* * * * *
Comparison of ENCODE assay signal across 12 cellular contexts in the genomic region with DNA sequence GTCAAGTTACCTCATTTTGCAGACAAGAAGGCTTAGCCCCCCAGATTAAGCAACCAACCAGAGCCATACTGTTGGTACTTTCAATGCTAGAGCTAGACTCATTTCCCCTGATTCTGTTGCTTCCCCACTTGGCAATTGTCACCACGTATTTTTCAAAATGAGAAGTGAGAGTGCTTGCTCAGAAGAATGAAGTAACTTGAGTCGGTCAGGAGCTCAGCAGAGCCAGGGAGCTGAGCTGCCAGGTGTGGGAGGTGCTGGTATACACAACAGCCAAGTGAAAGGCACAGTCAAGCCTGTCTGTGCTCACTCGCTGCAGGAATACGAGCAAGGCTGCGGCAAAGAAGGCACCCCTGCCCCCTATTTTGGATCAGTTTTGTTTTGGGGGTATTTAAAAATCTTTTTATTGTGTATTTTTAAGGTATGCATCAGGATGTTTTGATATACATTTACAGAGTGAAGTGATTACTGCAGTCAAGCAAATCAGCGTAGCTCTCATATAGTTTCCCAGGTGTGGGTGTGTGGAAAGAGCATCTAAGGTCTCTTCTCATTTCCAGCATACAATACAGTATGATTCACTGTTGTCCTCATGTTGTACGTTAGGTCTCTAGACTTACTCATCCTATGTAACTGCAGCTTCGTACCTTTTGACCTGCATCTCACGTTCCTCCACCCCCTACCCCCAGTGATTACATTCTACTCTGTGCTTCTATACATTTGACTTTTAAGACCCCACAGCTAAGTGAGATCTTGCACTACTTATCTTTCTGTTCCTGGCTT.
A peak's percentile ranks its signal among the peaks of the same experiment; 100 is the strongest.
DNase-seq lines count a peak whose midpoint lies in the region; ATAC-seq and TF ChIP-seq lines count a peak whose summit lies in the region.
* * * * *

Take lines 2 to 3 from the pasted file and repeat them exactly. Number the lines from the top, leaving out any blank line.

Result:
A peak's percentile ranks its signal among the peaks of the same experiment; 100 is the strongest.
DNase-seq lines count a peak whose midpoint lies in the region; ATAC-seq and TF ChIP-seq lines count a peak whose summit lies in the region.